As far as providing a smooth exposed finish, you can add more water to the mix, but that comes at some risk with the long term durability of the concrete. The poor man's method is to vigorously run a shovel up/down in the freshly poured concrete, in the tube, to displace the air pockets. However, this is not fool proof. The big boys have vibrating rods, which are the cat's meow. You may be able to rent one.

    You can peel off the sonotube, down to ground level, once the concrete has set. It is a bit of a job, but not impossible by any means.
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    Elephants Foot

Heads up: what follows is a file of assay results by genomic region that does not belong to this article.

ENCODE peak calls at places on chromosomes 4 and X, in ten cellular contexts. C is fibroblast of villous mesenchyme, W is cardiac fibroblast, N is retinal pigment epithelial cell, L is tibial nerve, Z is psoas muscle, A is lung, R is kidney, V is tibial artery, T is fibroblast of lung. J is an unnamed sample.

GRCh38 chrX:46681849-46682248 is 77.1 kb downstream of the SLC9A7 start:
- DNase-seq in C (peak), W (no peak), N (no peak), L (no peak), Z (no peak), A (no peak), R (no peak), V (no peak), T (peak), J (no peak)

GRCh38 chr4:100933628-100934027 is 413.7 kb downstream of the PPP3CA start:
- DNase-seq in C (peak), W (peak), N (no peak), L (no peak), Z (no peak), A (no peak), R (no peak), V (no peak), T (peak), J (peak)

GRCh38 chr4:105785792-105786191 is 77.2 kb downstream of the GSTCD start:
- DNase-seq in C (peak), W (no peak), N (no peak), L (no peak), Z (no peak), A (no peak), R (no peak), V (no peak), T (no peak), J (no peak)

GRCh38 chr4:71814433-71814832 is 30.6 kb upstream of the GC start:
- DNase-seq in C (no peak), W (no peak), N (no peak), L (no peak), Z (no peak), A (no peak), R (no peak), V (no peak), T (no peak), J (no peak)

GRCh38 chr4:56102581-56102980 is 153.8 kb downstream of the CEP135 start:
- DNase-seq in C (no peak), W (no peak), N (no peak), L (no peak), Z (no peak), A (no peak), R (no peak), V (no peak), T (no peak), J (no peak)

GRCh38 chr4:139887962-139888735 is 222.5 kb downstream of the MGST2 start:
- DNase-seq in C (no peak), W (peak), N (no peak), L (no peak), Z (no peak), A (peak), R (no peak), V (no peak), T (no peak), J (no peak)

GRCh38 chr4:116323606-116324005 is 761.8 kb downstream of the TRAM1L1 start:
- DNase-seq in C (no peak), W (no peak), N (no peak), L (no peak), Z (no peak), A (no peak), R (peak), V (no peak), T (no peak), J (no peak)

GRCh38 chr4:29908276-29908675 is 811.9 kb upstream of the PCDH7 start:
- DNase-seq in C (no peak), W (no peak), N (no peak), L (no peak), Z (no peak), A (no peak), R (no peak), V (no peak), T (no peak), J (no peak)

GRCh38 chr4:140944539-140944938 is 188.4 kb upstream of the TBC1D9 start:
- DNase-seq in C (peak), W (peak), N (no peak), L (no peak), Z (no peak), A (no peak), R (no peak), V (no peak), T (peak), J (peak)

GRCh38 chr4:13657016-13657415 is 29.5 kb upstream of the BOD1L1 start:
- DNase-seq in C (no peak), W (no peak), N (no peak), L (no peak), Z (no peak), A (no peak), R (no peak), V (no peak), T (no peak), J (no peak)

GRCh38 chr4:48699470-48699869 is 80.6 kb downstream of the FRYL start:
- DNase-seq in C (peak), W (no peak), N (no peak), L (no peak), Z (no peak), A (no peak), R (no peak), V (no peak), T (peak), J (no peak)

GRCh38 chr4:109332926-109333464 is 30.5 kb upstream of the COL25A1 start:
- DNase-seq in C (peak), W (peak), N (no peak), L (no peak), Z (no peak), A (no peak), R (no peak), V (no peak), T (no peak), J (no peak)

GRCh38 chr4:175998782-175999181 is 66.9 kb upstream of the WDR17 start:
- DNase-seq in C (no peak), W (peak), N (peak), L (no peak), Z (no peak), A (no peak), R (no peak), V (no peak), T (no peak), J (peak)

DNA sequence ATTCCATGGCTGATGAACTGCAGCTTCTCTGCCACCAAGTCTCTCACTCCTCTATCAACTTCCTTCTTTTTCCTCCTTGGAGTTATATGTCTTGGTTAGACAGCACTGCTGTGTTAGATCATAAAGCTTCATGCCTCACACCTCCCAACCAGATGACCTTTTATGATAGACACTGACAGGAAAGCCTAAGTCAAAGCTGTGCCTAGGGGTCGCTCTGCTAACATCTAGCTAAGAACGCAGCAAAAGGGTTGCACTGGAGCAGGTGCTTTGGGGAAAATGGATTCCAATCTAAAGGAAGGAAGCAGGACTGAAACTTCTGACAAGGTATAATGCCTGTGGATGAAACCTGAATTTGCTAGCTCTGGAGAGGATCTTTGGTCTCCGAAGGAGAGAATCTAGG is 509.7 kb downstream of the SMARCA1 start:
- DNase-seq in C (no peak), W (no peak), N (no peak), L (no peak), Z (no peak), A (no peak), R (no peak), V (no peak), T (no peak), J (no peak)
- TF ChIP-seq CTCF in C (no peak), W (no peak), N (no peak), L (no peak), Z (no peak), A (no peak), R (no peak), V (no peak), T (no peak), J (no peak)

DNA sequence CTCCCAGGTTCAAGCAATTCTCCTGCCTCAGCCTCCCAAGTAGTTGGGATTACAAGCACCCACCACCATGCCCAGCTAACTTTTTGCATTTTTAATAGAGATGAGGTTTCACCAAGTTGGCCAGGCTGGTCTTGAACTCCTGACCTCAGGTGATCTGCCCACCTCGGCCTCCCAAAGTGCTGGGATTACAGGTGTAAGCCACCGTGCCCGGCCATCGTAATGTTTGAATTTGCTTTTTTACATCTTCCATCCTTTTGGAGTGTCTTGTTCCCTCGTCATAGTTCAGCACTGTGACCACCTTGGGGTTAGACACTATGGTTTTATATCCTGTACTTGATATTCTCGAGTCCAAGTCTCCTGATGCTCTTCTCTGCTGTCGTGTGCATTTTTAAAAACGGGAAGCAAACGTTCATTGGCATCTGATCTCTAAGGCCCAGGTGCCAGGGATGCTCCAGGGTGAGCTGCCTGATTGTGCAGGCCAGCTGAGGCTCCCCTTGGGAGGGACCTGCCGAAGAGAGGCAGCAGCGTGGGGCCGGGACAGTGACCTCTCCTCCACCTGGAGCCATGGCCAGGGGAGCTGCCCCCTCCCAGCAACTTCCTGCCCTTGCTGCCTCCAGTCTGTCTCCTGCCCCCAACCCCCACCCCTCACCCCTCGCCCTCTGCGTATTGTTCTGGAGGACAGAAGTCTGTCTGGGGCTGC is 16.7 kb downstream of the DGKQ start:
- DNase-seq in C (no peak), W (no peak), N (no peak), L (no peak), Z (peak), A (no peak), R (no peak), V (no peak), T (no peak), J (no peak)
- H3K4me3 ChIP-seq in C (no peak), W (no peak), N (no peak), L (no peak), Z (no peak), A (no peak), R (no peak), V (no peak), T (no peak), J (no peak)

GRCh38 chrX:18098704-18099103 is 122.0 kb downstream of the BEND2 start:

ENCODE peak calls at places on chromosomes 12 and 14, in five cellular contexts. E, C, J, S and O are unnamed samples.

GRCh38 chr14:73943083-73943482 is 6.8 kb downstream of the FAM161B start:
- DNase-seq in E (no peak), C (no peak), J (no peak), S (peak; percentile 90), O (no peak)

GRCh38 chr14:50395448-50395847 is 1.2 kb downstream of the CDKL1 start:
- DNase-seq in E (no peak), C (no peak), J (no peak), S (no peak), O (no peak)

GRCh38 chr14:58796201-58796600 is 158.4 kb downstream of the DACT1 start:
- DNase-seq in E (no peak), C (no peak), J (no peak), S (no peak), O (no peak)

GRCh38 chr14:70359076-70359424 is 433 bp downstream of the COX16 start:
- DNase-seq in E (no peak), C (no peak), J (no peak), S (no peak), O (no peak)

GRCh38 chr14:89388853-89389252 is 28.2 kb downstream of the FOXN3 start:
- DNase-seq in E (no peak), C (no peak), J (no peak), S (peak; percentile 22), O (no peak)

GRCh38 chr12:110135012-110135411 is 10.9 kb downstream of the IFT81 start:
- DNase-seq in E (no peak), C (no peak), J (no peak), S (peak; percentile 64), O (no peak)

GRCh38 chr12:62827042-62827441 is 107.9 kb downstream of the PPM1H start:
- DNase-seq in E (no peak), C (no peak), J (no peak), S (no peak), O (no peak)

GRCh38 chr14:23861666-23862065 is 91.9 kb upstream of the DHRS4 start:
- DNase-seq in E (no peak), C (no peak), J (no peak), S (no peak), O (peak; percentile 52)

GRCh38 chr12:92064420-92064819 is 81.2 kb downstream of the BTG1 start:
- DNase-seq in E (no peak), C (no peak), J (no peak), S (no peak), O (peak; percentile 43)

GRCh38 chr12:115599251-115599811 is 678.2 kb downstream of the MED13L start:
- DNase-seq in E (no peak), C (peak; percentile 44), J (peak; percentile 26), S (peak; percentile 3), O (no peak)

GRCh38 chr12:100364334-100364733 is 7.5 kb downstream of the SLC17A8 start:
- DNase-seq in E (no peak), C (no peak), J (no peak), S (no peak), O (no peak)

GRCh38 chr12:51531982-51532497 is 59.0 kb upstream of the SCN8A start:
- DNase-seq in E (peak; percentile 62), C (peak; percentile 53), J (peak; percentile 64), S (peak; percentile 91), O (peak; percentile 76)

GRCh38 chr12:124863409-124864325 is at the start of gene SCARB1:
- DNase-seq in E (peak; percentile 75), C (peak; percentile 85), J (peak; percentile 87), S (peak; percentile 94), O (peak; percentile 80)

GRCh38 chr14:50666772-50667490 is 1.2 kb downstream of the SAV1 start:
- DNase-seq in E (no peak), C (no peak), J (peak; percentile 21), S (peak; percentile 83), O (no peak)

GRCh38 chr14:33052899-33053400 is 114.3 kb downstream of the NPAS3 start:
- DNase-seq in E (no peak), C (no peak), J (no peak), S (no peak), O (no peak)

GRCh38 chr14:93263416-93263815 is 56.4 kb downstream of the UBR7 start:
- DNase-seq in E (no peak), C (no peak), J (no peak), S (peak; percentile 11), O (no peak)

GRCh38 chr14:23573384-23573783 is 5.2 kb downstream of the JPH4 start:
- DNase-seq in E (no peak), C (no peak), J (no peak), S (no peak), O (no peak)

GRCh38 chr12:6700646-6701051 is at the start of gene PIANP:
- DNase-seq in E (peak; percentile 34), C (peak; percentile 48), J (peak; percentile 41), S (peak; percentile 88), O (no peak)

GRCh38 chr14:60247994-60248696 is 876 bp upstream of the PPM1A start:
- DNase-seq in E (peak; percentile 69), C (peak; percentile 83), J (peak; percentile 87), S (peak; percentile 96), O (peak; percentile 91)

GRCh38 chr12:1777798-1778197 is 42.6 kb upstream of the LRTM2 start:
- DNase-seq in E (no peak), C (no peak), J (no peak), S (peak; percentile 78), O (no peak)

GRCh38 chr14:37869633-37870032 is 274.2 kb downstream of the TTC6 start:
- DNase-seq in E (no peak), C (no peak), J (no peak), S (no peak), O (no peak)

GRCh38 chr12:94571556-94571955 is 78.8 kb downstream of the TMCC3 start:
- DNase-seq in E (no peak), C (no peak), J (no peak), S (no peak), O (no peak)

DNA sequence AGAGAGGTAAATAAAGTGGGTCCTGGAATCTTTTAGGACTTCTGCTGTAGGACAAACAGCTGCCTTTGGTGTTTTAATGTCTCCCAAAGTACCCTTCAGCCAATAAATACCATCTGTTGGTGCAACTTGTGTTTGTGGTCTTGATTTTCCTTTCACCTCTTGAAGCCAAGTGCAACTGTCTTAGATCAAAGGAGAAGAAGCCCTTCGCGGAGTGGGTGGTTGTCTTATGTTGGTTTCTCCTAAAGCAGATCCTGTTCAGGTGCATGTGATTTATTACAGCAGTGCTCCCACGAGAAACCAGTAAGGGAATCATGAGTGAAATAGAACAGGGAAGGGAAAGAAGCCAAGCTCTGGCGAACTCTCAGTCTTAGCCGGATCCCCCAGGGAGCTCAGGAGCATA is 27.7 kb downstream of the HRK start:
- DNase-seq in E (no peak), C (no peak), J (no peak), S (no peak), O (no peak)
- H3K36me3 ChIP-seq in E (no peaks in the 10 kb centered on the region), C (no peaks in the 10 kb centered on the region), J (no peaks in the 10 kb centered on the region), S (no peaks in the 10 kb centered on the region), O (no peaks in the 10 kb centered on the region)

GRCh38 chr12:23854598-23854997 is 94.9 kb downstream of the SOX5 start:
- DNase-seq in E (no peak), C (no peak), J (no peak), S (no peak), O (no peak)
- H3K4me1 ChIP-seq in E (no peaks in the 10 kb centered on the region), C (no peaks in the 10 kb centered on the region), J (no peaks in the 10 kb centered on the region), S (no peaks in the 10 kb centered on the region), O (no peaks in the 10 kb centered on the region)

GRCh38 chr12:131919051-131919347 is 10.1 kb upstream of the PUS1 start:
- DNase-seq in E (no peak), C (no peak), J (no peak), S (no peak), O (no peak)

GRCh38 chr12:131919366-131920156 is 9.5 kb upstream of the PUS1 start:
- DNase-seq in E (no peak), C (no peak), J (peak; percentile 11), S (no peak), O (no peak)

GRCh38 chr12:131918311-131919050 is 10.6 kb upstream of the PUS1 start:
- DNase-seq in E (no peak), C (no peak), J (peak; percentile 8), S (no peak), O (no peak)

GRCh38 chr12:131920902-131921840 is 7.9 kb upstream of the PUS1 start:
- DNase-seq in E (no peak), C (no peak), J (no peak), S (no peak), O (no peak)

Have you ever heard of something called 'Elephant Foots'? So named because they resemble an elephants foot. They are shaped to taper from about 24" at the base to about 8" at the top in 2" increments. You can use it all or just portions of it so that it fits your needs. They make frost heave a lot less likely in areas that get frost. You cut the top off to fit your diameter of sonotube and fill it and the sonotube with concrete. If you didn't want it visible, I think that you could slice it off after the concrete sets. I don't know if it's the answer to your needs but it is something to consider. Good Luck.
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    another possibility is cut rings from 55gal metal drums ....and leave the form on when done ....this is similar to what you see at gas station islands they have a leave on metal form in most cases ...smooth paintable durable to impacts etc

    of course sonotube as mentioned is a option (but its relatively expensive)

    rings from plastic drums...30gal or 55gal